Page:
Much of the language around education suggests that we should be giving students clear objectives, transparent instructions and structured rubrics. There is good research to support this approach. It tells us that students will ‘perform’ better with these approaches. They will do better on our tests, suggesting that they will have ‘learned’. But is this preparing them for the world that they are living in? Does this kind of structure foster creativity or independence? This presentation will argue that real world challenges are uncertain and unpredictable and if we want our students to be able to deal with those challenges, our classrooms need to reflect this.
This session will examine the impacts of trauma on the brain, the reduction of executive function when under stress and trauma, complex trauma, and other factors impacting cognition and problem-solving related to trauma. Participants will also be provided with an overview of Social Emotional Learning (SEL) and trauma while examining the original ACEs study and current issues/situations that may be impacting childhood trauma. The session will conclude with understanding the need for self-care as educators.
Decolonization is a word that is often misunderstood. Scholars and activists around the world have studied, debated and fought for decolonization while the word itself often remains misunderstood, feared and resented. This session will seek to counter that response. Rather than representing actions to be feared, decolonization can be an invitation for all educators to be a part of contributing to a better Canada for all Canadians. This session will offer one example of what decolonized instruction might look like.
An uncertain classroom is very different than the one that most of us imagine when we think of our school systems. We all need to not only imagine a new approach to teaching, but also understand where it might or might not apply. We need to not only imagine the new approaches, but understand how teachers and students need to change in order to make them effective. What kinds of learning are best suited to uncertainty? How does the role of the teacher change? Of the student? What does it mean to assign an activity that is ‘uncertain’? How am I supposed to grade that? This discussion will explore practical, in-class approaches to promoting uncertainty and explore some of the possible advantages and challenges that can result.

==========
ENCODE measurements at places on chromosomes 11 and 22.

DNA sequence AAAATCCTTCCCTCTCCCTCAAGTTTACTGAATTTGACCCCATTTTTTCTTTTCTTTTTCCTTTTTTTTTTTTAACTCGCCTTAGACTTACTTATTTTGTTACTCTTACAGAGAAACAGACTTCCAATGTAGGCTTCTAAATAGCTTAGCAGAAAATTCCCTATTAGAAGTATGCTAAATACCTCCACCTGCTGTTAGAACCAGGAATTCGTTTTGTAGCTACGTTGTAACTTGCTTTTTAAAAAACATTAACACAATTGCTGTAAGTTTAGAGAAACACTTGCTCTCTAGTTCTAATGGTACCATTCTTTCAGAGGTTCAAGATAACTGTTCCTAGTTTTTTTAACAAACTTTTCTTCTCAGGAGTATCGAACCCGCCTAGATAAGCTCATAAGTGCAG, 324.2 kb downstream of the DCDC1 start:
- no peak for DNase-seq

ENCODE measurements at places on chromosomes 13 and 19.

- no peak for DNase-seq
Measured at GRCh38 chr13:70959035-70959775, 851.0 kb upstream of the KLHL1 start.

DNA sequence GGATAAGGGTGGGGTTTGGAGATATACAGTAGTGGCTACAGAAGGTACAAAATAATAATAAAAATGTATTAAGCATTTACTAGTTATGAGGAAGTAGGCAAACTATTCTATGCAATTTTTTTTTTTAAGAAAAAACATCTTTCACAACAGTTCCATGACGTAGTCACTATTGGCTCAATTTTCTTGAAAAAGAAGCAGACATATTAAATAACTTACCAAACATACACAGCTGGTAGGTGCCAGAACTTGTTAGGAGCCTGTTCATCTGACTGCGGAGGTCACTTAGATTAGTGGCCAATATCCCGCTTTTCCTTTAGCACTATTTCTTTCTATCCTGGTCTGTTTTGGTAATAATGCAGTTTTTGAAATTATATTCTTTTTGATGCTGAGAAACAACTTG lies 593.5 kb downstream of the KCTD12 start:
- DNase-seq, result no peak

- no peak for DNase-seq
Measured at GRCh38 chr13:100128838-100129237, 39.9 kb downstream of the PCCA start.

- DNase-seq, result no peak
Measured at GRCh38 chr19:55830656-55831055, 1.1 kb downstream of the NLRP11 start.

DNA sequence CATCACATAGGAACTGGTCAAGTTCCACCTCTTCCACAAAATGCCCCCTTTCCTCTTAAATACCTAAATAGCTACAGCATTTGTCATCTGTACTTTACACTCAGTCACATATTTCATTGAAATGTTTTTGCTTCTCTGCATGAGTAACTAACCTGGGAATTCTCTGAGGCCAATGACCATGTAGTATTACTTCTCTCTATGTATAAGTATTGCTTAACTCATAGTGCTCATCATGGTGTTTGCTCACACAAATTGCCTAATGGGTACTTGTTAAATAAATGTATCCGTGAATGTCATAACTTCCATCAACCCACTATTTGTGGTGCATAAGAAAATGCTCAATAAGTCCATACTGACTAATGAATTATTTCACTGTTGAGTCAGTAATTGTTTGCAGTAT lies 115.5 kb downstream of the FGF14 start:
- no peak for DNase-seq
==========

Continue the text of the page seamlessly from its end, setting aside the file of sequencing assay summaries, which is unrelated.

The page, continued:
This session will look at the variety of factors influencing resilience in students and how teachers can build foundational relationships with students. Participation will also examine the essential factors needed in schools and classrooms when students are experiencing trauma, while also looking at how they can assess student needs and teaching and learning needs in the classroom. This session will conclude with a look at teaching routines and classroom procedures and an understanding of classroom and school culture.